D. Randy Garrison
July 13, 2021

My goal in this post is to draw attention to an important study that used advanced statistical techniques to analyze the CoI questionnaire (Abbitt & Boone, 2021). While exploring statistical anomalies may not be front of mind for most practitioners, or even those doing research with the CoI framework, this provides significant conceptual and analytical impact regarding the CoI questionnaire. By providing a brief overview of the study I hope to attract interest in pursuing research into the refinement and further validation of the CoI quantitative questionnaire.

However, before addressing suggestions for improvement, it is important to highlight and emphasize the findings of this research regarding the existing strengths of the CoI questionnaire. In this regard, Abbitt and Boone (2021) state that the CoI framework has demonstrated its value in providing insight into online and blended learning environments and the CoI “instrument exhibits strong measurement properties as evaluation of item reliability and person reliability suggested strong reliability” (p. 389).

Recognizing the strengths of the CoI questionnaire is not in contradiction to suggested area for possible improvement. First, Abbitt and Boone (2021) provide important insights concerning a problem with a specific cognitive presence (exploration) item; “Online discussions were valuable in helping me appreciate different perspectives.” Using Rasch measurement techniques, they found there was a possible misfit with this item and the cognitive presence scale. That is, the item may not be consistent with the other items on the cognitive presence subscale. This is notable as another study found this particular cognitive presence item loaded on the social presence factor (Kovanović et al., 2018). Similarly, there was also a possible misfit for a teaching presence (direct instruction) item: “The instructor provided feedback in a timely fashion.” As a result, the authors suggested that consideration may be given to revising or removing these items from the CoI questionnaire. My preference would be to test rewording of these particular items. This would contribute to future research of the CoI framework.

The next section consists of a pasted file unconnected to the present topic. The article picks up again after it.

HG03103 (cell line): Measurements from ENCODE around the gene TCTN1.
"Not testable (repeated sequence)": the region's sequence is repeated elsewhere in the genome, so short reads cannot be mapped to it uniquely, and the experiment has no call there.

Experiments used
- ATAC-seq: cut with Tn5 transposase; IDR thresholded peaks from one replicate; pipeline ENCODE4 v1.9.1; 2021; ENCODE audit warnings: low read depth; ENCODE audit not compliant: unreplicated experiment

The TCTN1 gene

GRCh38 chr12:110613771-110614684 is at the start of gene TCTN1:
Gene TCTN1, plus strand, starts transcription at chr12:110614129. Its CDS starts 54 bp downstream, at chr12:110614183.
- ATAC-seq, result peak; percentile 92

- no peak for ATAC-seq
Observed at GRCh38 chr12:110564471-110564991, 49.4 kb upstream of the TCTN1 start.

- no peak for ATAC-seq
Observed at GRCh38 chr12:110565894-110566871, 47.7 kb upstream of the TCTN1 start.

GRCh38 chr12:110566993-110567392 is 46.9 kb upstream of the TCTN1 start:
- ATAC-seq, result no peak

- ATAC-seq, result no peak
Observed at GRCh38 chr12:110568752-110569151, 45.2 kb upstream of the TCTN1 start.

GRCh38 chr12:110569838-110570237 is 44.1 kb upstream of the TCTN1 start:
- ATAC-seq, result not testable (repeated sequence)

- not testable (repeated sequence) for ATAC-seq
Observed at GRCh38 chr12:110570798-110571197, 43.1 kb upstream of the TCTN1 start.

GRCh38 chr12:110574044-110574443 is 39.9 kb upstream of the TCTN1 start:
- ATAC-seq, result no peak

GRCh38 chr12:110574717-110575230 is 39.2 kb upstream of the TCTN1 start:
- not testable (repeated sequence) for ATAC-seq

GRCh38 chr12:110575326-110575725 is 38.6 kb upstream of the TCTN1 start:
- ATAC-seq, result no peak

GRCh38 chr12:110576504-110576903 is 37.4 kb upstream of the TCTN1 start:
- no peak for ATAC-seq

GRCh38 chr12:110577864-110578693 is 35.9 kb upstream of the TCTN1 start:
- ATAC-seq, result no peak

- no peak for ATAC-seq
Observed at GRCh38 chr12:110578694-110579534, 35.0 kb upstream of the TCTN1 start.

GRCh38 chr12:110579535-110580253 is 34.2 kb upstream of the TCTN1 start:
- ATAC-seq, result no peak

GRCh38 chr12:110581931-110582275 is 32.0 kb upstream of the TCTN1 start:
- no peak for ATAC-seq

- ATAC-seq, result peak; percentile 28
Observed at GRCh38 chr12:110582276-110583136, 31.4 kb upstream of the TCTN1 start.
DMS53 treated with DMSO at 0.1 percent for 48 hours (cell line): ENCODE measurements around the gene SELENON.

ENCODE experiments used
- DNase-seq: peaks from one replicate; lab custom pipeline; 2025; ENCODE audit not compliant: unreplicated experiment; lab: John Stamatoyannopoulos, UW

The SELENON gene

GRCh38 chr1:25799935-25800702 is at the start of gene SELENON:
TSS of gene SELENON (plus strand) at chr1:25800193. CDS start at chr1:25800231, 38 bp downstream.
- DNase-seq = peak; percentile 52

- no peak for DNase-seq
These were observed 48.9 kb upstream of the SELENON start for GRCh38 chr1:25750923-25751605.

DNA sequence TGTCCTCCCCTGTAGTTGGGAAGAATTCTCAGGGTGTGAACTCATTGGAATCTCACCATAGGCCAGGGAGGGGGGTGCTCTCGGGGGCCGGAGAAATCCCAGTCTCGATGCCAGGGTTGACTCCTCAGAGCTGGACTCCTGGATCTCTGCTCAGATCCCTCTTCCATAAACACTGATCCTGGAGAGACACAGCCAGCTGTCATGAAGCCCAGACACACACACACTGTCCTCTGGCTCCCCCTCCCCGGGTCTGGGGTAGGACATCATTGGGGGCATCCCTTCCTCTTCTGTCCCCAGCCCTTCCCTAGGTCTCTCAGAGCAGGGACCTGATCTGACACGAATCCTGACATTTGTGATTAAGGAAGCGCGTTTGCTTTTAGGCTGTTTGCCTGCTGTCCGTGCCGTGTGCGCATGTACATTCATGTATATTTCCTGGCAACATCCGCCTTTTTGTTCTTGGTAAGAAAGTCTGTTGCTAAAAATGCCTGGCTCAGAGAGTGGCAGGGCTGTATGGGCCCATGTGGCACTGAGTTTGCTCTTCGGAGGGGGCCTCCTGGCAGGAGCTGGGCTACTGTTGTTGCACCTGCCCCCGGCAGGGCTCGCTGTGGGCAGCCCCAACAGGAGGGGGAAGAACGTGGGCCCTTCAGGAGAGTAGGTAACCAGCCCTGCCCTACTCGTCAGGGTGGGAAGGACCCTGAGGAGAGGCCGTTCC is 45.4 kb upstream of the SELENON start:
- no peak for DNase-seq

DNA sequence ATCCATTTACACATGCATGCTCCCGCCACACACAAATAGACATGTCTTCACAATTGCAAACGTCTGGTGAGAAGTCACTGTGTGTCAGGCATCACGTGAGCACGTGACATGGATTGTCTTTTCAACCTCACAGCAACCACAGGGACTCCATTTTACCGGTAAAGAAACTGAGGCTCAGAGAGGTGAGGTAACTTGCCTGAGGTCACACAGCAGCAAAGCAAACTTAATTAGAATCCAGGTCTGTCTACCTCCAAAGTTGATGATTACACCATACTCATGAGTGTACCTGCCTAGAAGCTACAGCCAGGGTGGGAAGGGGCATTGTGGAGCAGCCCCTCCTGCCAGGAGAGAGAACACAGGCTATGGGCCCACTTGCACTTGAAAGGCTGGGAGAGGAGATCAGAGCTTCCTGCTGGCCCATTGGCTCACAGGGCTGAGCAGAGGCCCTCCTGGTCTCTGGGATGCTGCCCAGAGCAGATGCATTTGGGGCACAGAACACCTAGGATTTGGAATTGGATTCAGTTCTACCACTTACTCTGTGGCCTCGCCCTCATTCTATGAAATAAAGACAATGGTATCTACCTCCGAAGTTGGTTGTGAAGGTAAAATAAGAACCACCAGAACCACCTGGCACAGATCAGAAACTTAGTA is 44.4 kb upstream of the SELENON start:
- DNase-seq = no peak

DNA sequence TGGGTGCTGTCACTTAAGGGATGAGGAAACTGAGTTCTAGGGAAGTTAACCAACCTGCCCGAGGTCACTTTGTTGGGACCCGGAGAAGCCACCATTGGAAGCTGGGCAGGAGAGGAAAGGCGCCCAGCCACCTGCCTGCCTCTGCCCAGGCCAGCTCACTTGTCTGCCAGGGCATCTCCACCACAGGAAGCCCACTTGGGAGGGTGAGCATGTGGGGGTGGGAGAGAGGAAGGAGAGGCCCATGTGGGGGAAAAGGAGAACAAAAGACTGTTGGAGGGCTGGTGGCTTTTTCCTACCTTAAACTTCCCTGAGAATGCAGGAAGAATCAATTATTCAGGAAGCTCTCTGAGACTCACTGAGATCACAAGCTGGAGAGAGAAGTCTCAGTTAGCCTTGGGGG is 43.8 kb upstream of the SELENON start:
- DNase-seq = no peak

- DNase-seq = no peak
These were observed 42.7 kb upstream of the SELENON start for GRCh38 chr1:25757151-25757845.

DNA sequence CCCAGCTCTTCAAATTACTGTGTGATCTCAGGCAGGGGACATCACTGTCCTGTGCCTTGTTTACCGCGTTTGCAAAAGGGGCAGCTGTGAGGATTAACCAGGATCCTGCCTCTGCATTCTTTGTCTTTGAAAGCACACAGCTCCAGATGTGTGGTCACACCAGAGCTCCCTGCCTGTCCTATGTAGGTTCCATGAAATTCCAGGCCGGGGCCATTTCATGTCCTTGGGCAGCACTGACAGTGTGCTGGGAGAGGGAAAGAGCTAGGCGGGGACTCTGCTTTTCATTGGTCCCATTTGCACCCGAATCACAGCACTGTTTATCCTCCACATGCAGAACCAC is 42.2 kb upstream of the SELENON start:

Another issue revealed by this study relates to possible item difficulty where it is easier or harder to agree with an item. For example, by examining the ordering and spacing of the items on the teaching presence scale, the items easiest for respondents to agree with were related to communication while the most difficult related to instructor feedback. Similarly, the easiest items on the social presence scale were related to open communication while the most difficult were related to affective expression. Finally, regarding cognitive presence, respondents found it easier to agree with the application and relevance of course material were the hardest. The implications are: